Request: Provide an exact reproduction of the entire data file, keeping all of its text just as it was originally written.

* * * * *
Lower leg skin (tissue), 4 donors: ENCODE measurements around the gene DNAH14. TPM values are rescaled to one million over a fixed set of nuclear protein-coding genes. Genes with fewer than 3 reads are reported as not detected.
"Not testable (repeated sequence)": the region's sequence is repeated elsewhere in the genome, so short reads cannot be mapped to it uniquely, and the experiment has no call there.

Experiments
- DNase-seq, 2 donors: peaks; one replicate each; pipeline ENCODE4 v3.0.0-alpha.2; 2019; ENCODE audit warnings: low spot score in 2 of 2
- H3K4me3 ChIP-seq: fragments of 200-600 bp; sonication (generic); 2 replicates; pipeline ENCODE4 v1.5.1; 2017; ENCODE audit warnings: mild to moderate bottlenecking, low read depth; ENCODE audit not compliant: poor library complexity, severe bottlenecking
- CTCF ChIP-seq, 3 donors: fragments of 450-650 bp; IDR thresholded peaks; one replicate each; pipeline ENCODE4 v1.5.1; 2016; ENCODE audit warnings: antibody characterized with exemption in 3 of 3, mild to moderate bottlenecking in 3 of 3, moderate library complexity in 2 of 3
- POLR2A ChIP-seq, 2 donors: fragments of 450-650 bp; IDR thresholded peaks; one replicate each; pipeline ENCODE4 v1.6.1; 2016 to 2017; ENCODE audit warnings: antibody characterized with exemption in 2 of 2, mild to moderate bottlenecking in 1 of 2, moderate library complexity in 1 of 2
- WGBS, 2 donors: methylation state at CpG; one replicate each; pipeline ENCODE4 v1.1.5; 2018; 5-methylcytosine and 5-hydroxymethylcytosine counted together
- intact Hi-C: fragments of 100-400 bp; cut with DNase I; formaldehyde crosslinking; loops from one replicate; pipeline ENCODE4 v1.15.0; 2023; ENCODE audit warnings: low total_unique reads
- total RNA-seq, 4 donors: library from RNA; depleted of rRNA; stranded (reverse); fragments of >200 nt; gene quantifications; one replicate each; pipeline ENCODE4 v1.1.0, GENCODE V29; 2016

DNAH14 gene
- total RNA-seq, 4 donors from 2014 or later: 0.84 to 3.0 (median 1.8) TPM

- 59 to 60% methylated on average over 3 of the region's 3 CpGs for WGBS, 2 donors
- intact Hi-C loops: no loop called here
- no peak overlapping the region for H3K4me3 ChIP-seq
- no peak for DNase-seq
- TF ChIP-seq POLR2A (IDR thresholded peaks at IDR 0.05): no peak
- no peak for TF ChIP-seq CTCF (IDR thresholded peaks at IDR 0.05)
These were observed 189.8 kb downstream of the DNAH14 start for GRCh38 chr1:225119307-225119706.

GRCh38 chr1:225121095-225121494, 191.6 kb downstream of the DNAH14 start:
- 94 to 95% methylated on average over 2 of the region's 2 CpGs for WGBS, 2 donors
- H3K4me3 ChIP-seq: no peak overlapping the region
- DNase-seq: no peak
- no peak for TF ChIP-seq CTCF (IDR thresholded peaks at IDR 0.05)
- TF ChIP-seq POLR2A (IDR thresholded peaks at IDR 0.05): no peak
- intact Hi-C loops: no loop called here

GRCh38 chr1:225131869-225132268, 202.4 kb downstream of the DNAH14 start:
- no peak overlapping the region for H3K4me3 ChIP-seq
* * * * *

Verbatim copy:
Lower leg skin (tissue), 4 donors: ENCODE measurements around the gene DNAH14. TPM values are rescaled to one million over a fixed set of nuclear protein-coding genes. Genes with fewer than 3 reads are reported as not detected.
"Not testable (repeated sequence)": the region's sequence is repeated elsewhere in the genome, so short reads cannot be mapped to it uniquely, and the experiment has no call there.

Experiments
- DNase-seq, 2 donors: peaks; one replicate each; pipeline ENCODE4 v3.0.0-alpha.2; 2019; ENCODE audit warnings: low spot score in 2 of 2
- H3K4me3 ChIP-seq: fragments of 200-600 bp; sonication (generic); 2 replicates; pipeline ENCODE4 v1.5.1; 2017; ENCODE audit warnings: mild to moderate bottlenecking, low read depth; ENCODE audit not compliant: poor library complexity, severe bottlenecking
- CTCF ChIP-seq, 3 donors: fragments of 450-650 bp; IDR thresholded peaks; one replicate each; pipeline ENCODE4 v1.5.1; 2016; ENCODE audit warnings: antibody characterized with exemption in 3 of 3, mild to moderate bottlenecking in 3 of 3, moderate library complexity in 2 of 3
- POLR2A ChIP-seq, 2 donors: fragments of 450-650 bp; IDR thresholded peaks; one replicate each; pipeline ENCODE4 v1.6.1; 2016 to 2017; ENCODE audit warnings: antibody characterized with exemption in 2 of 2, mild to moderate bottlenecking in 1 of 2, moderate library complexity in 1 of 2
- WGBS, 2 donors: methylation state at CpG; one replicate each; pipeline ENCODE4 v1.1.5; 2018; 5-methylcytosine and 5-hydroxymethylcytosine counted together
- intact Hi-C: fragments of 100-400 bp; cut with DNase I; formaldehyde crosslinking; loops from one replicate; pipeline ENCODE4 v1.15.0; 2023; ENCODE audit warnings: low total_unique reads
- total RNA-seq, 4 donors: library from RNA; depleted of rRNA; stranded (reverse); fragments of >200 nt; gene quantifications; one replicate each; pipeline ENCODE4 v1.1.0, GENCODE V29; 2016

DNAH14 gene
- total RNA-seq, 4 donors from 2014 or later: 0.84 to 3.0 (median 1.8) TPM

- 59 to 60% methylated on average over 3 of the region's 3 CpGs for WGBS, 2 donors
- intact Hi-C loops: no loop called here
- no peak overlapping the region for H3K4me3 ChIP-seq
- no peak for DNase-seq
- TF ChIP-seq POLR2A (IDR thresholded peaks at IDR 0.05): no peak
- no peak for TF ChIP-seq CTCF (IDR thresholded peaks at IDR 0.05)
These were observed 189.8 kb downstream of the DNAH14 start for GRCh38 chr1:225119307-225119706.

GRCh38 chr1:225121095-225121494, 191.6 kb downstream of the DNAH14 start:
- 94 to 95% methylated on average over 2 of the region's 2 CpGs for WGBS, 2 donors
- H3K4me3 ChIP-seq: no peak overlapping the region
- DNase-seq: no peak
- no peak for TF ChIP-seq CTCF (IDR thresholded peaks at IDR 0.05)
- TF ChIP-seq POLR2A (IDR thresholded peaks at IDR 0.05): no peak
- intact Hi-C loops: no loop called here

GRCh38 chr1:225131869-225132268, 202.4 kb downstream of the DNAH14 start:
- no peak overlapping the region for H3K4me3 ChIP-seq